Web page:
Mr Bullard further stated that the central bank had no need to raise rates further in order to reach job and inflation targets.
At the same time, President Donald Trump rattled risk markets when he seemed to delay talks with Chinese President XI Jinping deadline of the “trade truce”, commenting about when the meeting would take place: “Not yet. Maybe. Probably too soon. Probably too soon.”
US Dollar traders are becoming increasingly uneasy, with worries that the US markets could see a downturn if the two nations fail to reach an amenable deal over trade.
Larry Kudlow, the White House economic adviser, said: “At some point the two presidents will meet, that is what Mr Trump has been saying. But that is off in the distance still at the moment.”
Meanwhile, Theresa May heads to Dublin to meet the Irish Taoiseach, Leo Varadkar where the two are expected to discuss the Irish border stalemate, following on from Mrs May’s visit to Brussels yesterday.
Discussions with the EC President Jean-Claude Juncker were described as “robust but constructive” – even though they failed to make any notable progress.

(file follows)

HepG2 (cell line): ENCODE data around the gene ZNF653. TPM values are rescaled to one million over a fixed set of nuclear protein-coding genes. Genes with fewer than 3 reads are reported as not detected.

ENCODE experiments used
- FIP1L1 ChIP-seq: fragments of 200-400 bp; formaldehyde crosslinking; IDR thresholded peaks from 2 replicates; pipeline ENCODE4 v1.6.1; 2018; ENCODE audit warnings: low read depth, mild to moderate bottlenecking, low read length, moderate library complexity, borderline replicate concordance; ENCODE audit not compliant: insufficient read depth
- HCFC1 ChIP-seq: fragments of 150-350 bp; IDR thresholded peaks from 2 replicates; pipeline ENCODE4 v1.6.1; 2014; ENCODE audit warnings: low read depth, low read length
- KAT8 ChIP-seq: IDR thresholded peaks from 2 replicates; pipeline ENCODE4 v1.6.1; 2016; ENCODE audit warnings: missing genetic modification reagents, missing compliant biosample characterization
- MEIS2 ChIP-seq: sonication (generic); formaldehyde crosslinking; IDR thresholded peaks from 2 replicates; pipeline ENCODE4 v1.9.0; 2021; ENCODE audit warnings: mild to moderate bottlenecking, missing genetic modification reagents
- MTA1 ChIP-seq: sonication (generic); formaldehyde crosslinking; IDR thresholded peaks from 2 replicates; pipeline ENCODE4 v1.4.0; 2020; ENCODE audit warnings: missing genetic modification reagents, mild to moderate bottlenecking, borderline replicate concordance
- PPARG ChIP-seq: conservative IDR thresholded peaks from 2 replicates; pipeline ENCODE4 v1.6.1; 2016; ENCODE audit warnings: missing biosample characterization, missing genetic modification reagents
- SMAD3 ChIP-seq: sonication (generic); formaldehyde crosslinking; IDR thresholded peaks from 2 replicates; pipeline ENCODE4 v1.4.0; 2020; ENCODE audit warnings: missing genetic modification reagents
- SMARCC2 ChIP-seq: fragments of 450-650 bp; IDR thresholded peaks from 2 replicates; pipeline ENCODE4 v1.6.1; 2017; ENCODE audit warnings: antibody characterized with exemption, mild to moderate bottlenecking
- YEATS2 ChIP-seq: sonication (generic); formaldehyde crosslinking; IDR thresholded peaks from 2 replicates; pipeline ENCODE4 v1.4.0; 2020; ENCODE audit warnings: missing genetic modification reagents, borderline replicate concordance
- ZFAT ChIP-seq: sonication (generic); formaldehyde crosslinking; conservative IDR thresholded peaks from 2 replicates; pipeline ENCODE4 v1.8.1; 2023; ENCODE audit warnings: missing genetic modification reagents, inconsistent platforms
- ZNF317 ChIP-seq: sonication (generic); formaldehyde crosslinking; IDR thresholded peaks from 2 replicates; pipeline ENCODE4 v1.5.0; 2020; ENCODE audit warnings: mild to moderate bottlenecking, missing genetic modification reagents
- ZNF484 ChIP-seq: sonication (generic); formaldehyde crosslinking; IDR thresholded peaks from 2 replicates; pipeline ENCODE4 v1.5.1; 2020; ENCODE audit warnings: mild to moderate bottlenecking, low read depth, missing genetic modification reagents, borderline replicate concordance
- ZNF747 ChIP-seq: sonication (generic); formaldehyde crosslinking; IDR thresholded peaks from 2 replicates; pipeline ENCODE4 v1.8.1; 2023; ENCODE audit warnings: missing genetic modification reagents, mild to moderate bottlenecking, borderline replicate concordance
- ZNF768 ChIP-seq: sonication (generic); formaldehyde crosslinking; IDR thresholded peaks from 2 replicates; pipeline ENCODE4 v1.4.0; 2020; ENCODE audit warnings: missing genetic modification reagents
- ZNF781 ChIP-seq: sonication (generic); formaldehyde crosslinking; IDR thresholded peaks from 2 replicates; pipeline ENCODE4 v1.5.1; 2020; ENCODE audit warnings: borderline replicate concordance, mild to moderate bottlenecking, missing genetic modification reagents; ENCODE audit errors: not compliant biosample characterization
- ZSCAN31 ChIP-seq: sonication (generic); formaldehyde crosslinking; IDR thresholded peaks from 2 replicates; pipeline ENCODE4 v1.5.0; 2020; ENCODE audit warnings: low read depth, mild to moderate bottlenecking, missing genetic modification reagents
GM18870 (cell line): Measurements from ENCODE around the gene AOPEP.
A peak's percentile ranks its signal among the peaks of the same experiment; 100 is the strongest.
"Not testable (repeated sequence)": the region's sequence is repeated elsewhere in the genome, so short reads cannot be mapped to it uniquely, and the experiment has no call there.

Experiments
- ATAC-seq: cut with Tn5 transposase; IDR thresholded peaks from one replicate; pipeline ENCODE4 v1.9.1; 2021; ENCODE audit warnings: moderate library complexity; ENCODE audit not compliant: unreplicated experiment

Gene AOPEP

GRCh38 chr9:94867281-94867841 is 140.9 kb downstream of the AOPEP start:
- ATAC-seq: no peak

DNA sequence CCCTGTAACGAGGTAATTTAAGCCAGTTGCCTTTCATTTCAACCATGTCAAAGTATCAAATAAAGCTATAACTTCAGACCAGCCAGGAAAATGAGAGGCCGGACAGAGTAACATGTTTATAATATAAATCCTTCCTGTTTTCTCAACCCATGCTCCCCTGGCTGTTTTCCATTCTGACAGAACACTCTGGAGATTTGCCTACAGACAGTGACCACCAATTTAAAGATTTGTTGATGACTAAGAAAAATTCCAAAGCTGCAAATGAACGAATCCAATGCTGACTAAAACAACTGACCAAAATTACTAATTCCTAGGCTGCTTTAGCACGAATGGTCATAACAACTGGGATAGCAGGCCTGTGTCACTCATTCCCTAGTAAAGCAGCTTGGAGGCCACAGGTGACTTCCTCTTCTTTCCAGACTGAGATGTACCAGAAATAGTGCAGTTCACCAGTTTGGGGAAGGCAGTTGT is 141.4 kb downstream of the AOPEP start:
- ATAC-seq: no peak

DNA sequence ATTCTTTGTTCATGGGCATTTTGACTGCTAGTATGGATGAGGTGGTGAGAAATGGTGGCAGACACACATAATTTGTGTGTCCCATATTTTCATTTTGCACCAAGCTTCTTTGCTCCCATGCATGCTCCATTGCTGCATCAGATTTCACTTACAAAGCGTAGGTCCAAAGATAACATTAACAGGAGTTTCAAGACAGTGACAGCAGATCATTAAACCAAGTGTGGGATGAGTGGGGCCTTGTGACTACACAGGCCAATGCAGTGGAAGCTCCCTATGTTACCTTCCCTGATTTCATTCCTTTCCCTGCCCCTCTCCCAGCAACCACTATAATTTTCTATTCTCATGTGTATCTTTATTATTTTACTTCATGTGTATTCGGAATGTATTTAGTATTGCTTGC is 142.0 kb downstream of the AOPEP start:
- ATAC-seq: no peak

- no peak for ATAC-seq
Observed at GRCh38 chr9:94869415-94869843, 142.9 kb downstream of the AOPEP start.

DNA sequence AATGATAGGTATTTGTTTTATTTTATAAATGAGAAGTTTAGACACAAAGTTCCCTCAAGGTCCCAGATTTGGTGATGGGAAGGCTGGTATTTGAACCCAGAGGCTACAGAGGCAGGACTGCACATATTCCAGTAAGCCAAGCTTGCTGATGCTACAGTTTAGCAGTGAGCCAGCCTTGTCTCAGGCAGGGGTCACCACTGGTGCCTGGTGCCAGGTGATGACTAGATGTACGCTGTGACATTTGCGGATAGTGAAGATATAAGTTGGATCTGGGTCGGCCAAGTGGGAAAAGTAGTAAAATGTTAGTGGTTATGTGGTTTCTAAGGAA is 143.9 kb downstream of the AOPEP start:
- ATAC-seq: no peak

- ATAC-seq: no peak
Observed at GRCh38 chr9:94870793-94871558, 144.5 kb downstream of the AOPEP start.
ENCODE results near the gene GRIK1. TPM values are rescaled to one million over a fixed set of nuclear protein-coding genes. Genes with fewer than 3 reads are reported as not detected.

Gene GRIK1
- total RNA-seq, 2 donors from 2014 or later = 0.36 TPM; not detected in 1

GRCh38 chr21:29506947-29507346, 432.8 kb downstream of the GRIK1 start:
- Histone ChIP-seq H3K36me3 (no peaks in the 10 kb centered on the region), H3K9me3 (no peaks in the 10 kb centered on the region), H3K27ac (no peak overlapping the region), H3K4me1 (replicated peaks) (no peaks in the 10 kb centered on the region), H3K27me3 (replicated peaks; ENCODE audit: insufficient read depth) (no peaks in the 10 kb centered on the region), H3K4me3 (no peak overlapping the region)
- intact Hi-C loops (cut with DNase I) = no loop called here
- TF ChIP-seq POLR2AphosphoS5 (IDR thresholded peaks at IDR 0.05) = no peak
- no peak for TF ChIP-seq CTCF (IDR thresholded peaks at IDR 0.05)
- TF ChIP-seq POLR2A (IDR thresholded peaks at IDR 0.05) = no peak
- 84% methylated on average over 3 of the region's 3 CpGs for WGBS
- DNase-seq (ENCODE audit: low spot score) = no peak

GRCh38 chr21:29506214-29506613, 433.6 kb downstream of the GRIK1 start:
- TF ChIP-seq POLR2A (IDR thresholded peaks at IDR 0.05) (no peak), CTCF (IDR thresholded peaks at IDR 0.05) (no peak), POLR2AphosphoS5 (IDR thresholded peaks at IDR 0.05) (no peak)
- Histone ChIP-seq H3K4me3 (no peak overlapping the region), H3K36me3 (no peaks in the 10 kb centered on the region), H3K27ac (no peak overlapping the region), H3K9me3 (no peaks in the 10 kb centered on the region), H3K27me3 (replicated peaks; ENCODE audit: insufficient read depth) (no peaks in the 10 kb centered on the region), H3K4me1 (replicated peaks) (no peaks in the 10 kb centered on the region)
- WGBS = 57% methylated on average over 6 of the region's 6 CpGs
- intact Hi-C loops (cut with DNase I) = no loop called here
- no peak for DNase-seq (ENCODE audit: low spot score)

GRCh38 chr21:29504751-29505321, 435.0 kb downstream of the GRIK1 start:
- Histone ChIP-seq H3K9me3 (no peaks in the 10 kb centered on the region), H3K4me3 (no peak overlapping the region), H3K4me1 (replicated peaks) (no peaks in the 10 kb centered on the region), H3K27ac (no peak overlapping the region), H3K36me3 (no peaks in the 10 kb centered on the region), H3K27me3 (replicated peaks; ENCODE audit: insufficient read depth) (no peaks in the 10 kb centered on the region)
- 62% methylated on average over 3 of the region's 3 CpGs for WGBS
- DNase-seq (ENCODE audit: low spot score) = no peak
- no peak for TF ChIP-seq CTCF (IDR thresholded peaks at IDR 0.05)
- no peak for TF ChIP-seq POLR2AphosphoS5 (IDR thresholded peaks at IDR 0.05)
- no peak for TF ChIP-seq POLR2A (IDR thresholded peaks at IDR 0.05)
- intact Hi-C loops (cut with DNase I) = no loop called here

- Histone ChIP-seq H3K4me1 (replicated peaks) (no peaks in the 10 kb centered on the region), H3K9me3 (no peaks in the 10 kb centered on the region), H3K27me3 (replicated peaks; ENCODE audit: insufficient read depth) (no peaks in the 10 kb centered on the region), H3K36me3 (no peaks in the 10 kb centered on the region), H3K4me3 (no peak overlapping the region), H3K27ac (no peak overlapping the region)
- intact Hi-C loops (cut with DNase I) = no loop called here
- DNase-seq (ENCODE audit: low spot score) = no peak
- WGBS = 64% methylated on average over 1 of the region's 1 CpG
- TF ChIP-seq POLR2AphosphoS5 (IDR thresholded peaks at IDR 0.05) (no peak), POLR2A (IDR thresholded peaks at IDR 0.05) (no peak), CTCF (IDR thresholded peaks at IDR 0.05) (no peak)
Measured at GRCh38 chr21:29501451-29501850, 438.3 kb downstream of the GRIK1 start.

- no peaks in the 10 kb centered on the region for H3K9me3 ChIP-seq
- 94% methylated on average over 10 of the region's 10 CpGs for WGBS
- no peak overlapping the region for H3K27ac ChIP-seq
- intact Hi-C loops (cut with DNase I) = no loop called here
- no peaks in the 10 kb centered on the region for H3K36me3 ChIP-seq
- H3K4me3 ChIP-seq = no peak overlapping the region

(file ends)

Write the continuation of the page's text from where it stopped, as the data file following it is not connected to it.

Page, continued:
The President of the European Parliament, Antonio Tajani, commented: “We are open to being more ambitious on our future relations, including looking at the Irish situation again if the UK’s red lines change.”
Meanwhile, many pound traders are remaining cautious as the EU has previously stated its reluctance to renegotiate the Irish backstop issue with regards to the withdrawal agreement.
Yesterday also saw the German finance commissioner, Günther Hermann Oettinger comment that the chances of the Brexit no-deal had now reached a high of 60 percent – further weakening market sentiment in the pound.
There are no significant UK data releases today, however, with the pound remaining sensitive to any political developments instead.